Domestic Food Assistance: The 2007 Farm Billand Other Legislation in the 110
The nutrition title of the omnibus 2007 “farm bill” is the focus of legislativeproposals affecting domestic food assistance programs in the first session of the 110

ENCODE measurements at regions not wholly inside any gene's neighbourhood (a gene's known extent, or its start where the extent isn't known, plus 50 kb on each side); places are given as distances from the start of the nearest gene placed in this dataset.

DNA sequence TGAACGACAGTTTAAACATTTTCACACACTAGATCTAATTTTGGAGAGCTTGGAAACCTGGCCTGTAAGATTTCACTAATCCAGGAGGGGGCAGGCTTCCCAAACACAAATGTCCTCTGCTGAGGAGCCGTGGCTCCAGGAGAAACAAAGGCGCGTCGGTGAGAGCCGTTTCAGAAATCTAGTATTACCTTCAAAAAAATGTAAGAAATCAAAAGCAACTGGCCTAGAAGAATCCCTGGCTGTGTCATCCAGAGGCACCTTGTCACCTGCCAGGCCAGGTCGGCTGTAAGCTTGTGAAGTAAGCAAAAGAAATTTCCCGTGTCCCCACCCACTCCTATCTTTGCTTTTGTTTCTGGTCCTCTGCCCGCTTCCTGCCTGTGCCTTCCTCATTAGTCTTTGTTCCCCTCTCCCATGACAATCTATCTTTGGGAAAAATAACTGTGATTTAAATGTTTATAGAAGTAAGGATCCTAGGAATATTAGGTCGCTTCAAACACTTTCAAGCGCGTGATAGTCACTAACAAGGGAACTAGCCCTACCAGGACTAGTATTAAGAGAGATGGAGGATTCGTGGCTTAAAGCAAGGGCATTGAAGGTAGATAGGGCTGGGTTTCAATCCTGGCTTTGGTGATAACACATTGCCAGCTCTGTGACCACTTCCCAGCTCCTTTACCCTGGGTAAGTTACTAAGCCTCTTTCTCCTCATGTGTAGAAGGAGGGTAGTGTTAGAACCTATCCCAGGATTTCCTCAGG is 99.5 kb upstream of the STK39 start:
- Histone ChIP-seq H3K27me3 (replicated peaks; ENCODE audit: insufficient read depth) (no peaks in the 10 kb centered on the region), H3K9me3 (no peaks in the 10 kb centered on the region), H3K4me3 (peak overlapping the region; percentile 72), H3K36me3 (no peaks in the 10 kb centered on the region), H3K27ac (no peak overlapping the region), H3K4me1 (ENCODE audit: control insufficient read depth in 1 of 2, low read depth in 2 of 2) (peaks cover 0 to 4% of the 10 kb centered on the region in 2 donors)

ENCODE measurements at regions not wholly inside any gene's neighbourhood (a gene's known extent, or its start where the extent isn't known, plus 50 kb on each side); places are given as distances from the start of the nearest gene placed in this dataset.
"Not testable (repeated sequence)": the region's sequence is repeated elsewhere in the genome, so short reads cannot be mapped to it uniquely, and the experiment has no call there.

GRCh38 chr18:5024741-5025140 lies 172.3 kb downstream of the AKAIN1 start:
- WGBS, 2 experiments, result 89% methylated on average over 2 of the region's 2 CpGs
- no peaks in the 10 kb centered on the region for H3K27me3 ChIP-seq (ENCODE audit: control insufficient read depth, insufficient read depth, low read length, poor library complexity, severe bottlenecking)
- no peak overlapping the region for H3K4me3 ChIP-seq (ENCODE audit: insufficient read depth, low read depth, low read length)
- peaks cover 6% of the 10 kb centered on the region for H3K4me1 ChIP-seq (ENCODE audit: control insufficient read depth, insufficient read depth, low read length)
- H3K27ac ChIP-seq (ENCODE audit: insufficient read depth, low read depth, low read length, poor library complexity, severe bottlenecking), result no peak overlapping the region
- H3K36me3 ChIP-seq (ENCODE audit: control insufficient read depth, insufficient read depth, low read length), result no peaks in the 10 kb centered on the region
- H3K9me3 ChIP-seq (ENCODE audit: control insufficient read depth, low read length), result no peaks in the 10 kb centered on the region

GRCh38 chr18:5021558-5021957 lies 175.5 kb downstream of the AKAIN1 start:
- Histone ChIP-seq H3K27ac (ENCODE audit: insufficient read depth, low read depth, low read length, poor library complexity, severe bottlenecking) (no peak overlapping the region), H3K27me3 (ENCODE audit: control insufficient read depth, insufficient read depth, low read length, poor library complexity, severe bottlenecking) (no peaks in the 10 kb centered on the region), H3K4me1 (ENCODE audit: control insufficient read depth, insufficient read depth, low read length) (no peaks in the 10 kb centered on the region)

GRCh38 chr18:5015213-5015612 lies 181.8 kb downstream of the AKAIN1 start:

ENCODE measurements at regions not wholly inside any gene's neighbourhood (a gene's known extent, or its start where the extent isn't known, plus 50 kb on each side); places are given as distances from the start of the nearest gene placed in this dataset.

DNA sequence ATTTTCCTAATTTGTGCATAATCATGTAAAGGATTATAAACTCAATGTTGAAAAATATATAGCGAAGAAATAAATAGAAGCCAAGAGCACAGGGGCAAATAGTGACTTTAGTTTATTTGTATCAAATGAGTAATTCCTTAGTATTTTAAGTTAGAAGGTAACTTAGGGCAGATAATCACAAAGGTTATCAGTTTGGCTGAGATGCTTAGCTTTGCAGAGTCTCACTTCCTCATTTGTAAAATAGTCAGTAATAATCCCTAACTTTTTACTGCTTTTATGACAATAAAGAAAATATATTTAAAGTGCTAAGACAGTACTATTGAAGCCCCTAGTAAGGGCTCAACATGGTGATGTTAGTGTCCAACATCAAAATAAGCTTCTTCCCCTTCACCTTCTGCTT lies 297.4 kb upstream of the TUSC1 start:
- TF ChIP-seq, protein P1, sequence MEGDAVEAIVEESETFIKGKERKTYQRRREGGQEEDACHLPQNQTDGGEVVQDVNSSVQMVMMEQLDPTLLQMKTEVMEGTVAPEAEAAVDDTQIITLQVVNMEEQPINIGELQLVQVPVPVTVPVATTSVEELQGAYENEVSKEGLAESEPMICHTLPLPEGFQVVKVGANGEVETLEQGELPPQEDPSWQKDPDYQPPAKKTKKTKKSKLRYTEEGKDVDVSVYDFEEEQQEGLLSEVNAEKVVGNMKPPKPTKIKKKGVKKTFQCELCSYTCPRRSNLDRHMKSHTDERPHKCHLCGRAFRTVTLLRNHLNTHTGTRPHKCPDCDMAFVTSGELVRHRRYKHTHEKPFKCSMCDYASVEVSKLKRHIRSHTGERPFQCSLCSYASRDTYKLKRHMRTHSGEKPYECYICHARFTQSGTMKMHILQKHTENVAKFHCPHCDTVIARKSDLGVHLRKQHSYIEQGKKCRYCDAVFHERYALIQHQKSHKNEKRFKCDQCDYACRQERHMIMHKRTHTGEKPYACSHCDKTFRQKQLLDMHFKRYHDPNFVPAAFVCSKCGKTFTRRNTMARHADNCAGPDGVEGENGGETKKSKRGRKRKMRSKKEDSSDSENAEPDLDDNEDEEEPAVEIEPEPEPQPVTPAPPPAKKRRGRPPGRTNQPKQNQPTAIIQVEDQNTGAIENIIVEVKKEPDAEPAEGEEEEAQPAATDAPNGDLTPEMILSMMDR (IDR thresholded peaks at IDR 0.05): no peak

Congress. The program areas that are addressed include the regular Food Stampprogram, programs operating in lieu of food stamps (e.g., Puerto Rico, Indianreservations), The Emergency Food Assistance Program (TEFAP), the CommoditySupplemental Food Program, Community Food Projects, the Seniors Farmers’Market Nutrition Program, fresh fruit and vegetable initiatives, and nutrition andhealth promotion projects. Other nutrition assistance — for example, regular childnutrition programs and the Special Supplemental Nutrition Program for Women,Infants, and Children (the WIC program) — is not a significant part of the activelegislative debate, although a number of bills noted in this report address theseprograms, and some legislative changes are part of the FY2008 appropriations bills.The most significant issues that have been raised legislatively are thosesurrounding the Food Stamp program (eligibility, benefits, administrative provisions)and fruit and vegetable support policies. But any action taken will depend heavilyon budgetary considerations: finding offsetting savings or revenues to pay for anynew initiatives or program expansions.On July 27, 2007, the House adopted its version of the 2007 farm bill (H.R.2419). On October 25, 2007, the Senate Committee on Agriculture, Nutrition, andForestry approved its version (S. 2302; S.Rept. 110-220). The nutrition title (TitleIV) of the House bill has a new budget authority cost of $4.2 billion over the nextfive years (FY2008-FY2012); the Senate’s nutrition title is projected to generate $5.4billion in new budget authority. The major share of this spending in both bills is dueto changes in food stamp rules ($3.3 billion in the House, $3.6 billion in the Senate).Perhaps the biggest divergence between the two bills is the amount allocated to anexpanded program for free fresh fruits and vegetables in schools; the Senate providesmore than triple the amount made available by the House.Despite cost differences, the House and Senate bills are very similar in the typesof policy changes they propose. For the Food Stamp program, their nutrition titleswould rename the program, increase benefits, loosen some eligibility rules, andincrease the minimum benefit. They increase spending for TEFAP, add support forthe fresh fruit and vegetable program, and allow exercise of geographic preferencewhen procuring food for child nutrition programs. However, they differ in somepolicy aspects. The House proposes to impose substantial limits on states’ ability to“privatize” their administration of food stamps; the Senate opts for greater scrutinyof these initiatives. And the Senate committee’s bill includes a number of initiatives(some with significant new funding) not covered in the House relating to food stampeligibility for able-bodied adults without dependents, eased access to the Food Stampprogram, support for farmers’ markets, projects to promote health and nutritionthrough the Food Stamp program, and dietary supplements.This report will be updated as warranted by legislative action.